The Soviet System: From Crisis to Collapse

By Alexander Dallin; Gail W. Lapidus | Go to book overview
Eastern Europe and the Soviet Union. Durham and London: Duke University Press, 1988, 259-284.
4.
See Hewett, "Perestroika-'Plus'."
5.
Domenico Mario Nuti, "Remonetization and Capital Markets in the Reform of Centrally Planned Economies," Paper presented to the Third Annual Conference of The European Economic Association, Bologna University, 27-29 August 1988. Those who are familiar with the literature on economic systems will recognize this as basically an "unravelling" of the various possible zones of influence between state and individual preferences discussed by Jan Drewnowski in "The Economic Theory of Socialism: A Suggestion for Reconsideration," Journal of Political Economy, Vol. LXIX, No. 4 (August, 1961), 341-54; reprinted in Morris Bornstein (ed.), Comparative Economic Systems: Models and Cases, Homewood, Ill.: R.D. Irwin, Revised Edition, 1969, 110-127.

28 Beyond Perestroyka:
The Soviet Economy in Crisis

THE SYSTEM IN CRISIS

After six years under Mikhail Gorbachev, the Soviet economy is in crisis. This crisis has several elements: an accelerating decline in production, worsening inflation, a breakdown in interregional trade, and a fierce political struggle between the center and the republics over the future of the multinational state. Rather than responding to these problems with reforms, since last fall the union authorities have attempted to reassert central control over the economy and politics. This approach has been counterproductive. Although a new approach to the country's economic and political ills may be in the offing if a center-republic accord signed in late April bears fruit, previous agreements of this sort have proved fragile and fleeting.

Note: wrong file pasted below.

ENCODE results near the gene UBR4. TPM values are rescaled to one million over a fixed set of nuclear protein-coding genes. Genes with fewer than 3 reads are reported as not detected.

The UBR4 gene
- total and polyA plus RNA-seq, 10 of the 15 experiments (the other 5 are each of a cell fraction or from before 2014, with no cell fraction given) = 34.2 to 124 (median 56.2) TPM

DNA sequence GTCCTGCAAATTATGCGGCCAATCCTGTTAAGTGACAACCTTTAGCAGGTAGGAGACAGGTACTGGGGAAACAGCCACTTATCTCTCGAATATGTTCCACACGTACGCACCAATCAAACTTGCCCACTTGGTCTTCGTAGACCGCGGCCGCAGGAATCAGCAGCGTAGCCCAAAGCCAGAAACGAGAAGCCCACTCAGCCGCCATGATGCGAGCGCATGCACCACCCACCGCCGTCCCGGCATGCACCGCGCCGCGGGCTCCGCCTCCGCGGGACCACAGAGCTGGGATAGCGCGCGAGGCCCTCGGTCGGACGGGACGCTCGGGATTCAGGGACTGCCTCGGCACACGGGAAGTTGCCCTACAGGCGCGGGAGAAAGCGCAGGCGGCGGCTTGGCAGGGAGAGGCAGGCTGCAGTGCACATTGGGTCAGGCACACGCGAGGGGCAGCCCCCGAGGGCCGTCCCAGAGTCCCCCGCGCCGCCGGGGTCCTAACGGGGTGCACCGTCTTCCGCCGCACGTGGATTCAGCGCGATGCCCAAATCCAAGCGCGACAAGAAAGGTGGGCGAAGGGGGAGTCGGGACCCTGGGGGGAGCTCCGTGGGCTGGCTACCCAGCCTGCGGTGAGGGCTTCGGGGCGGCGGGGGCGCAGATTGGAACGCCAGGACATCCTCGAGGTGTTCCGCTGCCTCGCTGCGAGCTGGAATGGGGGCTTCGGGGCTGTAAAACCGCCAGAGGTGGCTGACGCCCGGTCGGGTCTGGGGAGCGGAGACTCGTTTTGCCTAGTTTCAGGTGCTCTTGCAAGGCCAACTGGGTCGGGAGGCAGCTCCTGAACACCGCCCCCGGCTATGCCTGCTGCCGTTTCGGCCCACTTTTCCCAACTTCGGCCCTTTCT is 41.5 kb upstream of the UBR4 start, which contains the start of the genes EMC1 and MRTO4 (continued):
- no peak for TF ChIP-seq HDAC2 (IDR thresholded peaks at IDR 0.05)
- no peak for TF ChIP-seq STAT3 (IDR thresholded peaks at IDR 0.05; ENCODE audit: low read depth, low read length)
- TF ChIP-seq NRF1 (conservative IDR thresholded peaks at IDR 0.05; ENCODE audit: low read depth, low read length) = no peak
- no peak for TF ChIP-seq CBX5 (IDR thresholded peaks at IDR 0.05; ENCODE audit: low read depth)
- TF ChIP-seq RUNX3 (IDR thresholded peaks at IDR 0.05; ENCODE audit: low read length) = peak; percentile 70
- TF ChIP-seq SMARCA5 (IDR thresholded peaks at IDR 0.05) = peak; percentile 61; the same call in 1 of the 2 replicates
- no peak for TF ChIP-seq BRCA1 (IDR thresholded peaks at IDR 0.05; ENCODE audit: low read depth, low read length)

SHARP DETERIORATION
IN ECONOMIC PERFORMANCE

The Soviet economy had a bad year in 1989, but the period since January 1990 has been much worse. For the first time since World War II, the Soviets have acknowledged that overall output is declining—by 2 percent in 1990 and by a startling 8 percent during the first quarter of 1991 compared to the same period last year. Our own estimates, while subject to greater uncertainty than in years past, continue to

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